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CHEM1405 - Past Exam Papers


Papers and Solutions


  • Example multiple choice questions
    • These questions are provided to illustrate the type of questions used in this section of the paper and to provide you with extra practice. It is not a sample quiz. The questions in the exam paper will be in the style of these questions but may well cover different topics.
      Due to University policy on publication of multiple choice questions, this file cannot be printed.
      MCQ plus answers

Notes


The topics which are examinable are described in considerable detail in the learning outcomes and in the unit outline. The course evolves over time: past papers do not define the syllabus. You will find questions in the past papers which were not taught so will not be examined in your exam. When reading the learning outcomes, you should note that the laboratory course is self-contained: material from the lab course is assessed in the lab course and is not re-assessed in the examination.

In 2011, spectroscopy was moved from the examination into a mid-semester assessment. As a result, although questions on spectroscopy may appear in papers before this date, it will not be examined in the end of semester examination from 2011 onwards.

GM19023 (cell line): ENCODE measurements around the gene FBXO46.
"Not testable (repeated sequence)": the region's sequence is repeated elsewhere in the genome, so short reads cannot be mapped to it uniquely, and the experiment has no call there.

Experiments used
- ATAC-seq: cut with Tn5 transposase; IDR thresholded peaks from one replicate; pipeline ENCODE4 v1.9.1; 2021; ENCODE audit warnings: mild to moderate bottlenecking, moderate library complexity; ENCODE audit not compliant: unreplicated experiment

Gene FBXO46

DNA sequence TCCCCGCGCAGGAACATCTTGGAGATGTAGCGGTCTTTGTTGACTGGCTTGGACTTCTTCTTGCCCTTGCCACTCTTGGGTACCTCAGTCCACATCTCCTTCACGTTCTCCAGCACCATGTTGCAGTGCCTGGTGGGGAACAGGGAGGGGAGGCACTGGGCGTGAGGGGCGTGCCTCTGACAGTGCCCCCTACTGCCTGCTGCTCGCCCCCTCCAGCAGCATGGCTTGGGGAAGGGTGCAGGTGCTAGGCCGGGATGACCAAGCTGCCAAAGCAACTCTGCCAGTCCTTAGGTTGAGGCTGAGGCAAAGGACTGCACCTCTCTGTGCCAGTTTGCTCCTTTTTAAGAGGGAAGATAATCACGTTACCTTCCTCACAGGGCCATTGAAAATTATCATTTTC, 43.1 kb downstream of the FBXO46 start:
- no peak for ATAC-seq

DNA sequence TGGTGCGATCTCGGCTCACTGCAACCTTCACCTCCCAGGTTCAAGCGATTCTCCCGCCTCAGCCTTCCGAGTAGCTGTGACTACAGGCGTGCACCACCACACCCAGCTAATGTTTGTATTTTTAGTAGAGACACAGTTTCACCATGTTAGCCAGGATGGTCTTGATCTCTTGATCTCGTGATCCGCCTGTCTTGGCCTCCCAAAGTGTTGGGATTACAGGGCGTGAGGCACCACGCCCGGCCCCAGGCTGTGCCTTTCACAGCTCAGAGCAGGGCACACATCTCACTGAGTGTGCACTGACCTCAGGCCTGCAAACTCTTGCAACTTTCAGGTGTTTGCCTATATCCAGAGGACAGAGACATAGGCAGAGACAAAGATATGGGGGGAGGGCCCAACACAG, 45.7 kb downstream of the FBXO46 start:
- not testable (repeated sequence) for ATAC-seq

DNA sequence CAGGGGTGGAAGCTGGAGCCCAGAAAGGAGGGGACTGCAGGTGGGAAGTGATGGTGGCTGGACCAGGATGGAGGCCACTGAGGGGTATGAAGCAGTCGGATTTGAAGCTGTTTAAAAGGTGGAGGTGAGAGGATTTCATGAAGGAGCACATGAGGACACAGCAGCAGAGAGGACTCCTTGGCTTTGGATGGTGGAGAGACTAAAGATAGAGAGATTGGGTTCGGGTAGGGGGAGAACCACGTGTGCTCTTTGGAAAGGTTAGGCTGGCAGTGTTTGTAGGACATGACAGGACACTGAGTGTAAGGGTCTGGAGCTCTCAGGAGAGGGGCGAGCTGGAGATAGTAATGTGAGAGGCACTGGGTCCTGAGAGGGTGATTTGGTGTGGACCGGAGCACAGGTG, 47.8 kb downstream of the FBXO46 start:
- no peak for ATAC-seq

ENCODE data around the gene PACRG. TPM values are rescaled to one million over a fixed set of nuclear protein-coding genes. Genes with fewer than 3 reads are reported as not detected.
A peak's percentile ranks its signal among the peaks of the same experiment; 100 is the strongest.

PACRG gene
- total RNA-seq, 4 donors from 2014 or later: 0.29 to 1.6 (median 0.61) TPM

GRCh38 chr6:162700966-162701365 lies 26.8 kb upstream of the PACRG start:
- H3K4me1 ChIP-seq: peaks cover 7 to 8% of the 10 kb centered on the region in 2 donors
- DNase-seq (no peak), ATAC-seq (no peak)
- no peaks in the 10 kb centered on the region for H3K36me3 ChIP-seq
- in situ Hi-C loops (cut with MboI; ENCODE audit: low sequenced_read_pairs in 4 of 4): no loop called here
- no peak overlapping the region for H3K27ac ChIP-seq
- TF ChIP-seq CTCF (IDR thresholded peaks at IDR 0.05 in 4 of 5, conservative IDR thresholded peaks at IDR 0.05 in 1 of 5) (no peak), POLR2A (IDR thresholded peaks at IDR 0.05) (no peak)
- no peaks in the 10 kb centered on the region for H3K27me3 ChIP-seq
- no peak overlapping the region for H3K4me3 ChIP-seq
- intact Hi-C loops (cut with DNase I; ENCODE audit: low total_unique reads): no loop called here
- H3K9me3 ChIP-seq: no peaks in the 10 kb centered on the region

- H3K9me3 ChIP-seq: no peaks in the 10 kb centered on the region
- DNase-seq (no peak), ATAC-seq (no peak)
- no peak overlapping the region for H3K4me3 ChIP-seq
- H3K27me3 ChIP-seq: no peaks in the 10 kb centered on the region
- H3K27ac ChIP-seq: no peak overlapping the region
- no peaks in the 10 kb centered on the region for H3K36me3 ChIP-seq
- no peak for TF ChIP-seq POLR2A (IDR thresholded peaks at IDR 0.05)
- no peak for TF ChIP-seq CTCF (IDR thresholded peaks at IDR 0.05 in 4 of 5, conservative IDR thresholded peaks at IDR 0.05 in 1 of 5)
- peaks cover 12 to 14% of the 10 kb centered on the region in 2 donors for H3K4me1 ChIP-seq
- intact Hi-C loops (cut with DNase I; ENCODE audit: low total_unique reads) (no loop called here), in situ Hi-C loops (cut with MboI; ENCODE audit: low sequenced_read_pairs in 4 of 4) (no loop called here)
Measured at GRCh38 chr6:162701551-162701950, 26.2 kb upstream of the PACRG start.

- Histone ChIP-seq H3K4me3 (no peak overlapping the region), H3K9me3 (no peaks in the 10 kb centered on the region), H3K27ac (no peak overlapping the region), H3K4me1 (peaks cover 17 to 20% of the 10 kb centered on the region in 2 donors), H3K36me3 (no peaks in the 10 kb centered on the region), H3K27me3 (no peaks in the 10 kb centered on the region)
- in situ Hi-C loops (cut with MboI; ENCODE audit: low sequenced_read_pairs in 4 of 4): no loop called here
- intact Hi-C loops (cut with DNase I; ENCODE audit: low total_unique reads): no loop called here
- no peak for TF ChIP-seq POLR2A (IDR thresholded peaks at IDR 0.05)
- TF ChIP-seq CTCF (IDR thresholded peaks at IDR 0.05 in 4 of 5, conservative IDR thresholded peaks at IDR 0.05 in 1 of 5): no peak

A data sheet with periodic table is supplied with all Chemistry 1 exam papers. You should consult this data sheet to see what equations and data you will be provided with. However, note that as the sheet is common to all Chemistry 1 Units of Study, much of the information presented is not required for the particular paper you will be sitting.

Note: It is University policy not to publish any multiple choice questions that are used in examinations.
  • Topics covered only in the laboratory are not re-assessed in the examination.
  • From 2006 onwards, full worked solutions are available. For papers before then, the answers include only the numerical answer or a short answer without any working.
  • There are almost certainly errors in the answers - if you suspect that an answer is wrong please contact Prof Bridgeman who will endeavour to check and correct the answer if necessary.

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